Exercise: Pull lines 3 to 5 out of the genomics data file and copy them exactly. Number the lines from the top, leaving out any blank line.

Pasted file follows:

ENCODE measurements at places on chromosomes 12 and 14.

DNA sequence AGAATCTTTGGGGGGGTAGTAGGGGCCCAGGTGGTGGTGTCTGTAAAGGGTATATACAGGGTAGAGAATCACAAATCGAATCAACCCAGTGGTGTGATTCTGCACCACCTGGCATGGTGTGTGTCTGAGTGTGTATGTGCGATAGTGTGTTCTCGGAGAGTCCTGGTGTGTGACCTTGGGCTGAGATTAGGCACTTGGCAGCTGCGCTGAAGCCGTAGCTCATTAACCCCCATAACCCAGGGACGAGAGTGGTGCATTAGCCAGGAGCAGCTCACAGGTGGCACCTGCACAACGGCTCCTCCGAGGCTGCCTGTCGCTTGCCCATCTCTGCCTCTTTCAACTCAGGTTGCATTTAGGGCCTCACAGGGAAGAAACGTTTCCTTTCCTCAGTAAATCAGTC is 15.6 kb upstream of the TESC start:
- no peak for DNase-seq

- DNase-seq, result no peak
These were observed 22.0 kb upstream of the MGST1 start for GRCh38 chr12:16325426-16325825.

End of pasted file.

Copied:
- no peak for DNase-seq

- DNase-seq, result no peak
These were observed 22.0 kb upstream of the MGST1 start for GRCh38 chr12:16325426-16325825.